This book is licensed under a Creative Commons by-nc-sa 3.0 license. See the license for more details, but that basically means you can share this book as long as you credit the author (but see below), don't make money from it, and do make it available to everyone else under the same terms.
This content was accessible as of December 29, 2012, and it was downloaded then by Andy Schmitz in an effort to preserve the availability of this book.
Normally, the author and publisher would be credited here. However, the publisher has asked for the customary Creative Commons attribution to the original publisher, authors, title, and book URI to be removed. Additionally, per the publisher's request, their name has been removed in some passages. More information is available on this project's attribution page.
For more information on the source of this book, or why it is available for free, please see the project's home page. You can browse or download additional books there. To download a .zip file containing this book to use offline, simply click here.
The economist Ronald Coase, whom we mentioned earlier in the context of the optimal boundaries of the firm and transaction costs, postulated that the problem of externalities is really a problem of unclear or inadequate property rights.See Coase (1960). If the imposition of negative externalities were considered to be a right owned by a firm, the firm would have the option to resell those rights to another firm that was willing to pay more than the original owner of the right would appreciate by keeping and exercising the privilege.
For those externalities that society is willing to tolerate at some level because the externality effects either are acceptable if limited (e.g., the extraction of water from rivers) or come from consumption that society does not have a sufficiently available alternative (e.g., air pollution caused by burning coal to generate electricity), the government representatives can decide how much of the externality to allow and who should get the initial rights. The initial rights might go to existing sellers in the markets currently creating the externalities or be sold by the government in an auction.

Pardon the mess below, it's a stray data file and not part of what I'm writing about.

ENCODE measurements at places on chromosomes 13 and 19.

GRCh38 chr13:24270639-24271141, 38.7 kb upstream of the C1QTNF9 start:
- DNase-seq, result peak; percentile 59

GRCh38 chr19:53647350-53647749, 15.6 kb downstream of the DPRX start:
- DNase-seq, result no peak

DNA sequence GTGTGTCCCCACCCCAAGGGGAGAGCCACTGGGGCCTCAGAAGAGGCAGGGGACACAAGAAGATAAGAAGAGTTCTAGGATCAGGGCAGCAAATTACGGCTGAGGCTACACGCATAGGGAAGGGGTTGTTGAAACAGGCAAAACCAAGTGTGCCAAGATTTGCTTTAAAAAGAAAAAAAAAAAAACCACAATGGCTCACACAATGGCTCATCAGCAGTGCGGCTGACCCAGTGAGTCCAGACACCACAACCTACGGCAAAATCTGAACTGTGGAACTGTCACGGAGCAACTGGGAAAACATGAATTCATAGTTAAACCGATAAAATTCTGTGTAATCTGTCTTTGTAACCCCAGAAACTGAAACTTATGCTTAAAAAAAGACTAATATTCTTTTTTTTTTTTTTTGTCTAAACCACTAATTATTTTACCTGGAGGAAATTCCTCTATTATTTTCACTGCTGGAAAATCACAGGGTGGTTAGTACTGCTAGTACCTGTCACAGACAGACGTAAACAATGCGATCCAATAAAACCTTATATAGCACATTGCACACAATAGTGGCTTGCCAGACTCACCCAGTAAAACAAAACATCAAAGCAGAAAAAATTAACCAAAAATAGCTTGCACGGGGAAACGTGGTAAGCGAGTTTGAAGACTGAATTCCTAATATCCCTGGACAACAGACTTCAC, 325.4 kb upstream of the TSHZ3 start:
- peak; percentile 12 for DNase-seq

An example of this form of economic regulation is the use of “cap and tradeThe regulation of greenhouse gas emissions by giving firms the right to emit a certain amount of pollutants or resell those rights to another firm.” programs designed to limit greenhouse gas emissions. In cases where this has been implemented, new markets emerge for trading the rights. If the right is worth more to another firm than to the owner, the opportunity cost of retaining that right to the current owner will be high enough to justify selling some of those rights on the emissions market. If the opportunity cost is sufficiently high, the owner may decide to sell all its emissions rights and either shut down its operations or switch to a technology that generates no greenhouse gases.
If the value of emissions rights to any firm is less than the externality cost incurred if the right is exercised, the public can also purchase those externality rights and either retire them permanently or hold them until a buyer comes along that is willing to pay at least as much as the impact of the externality cost to parties outside the market exchange.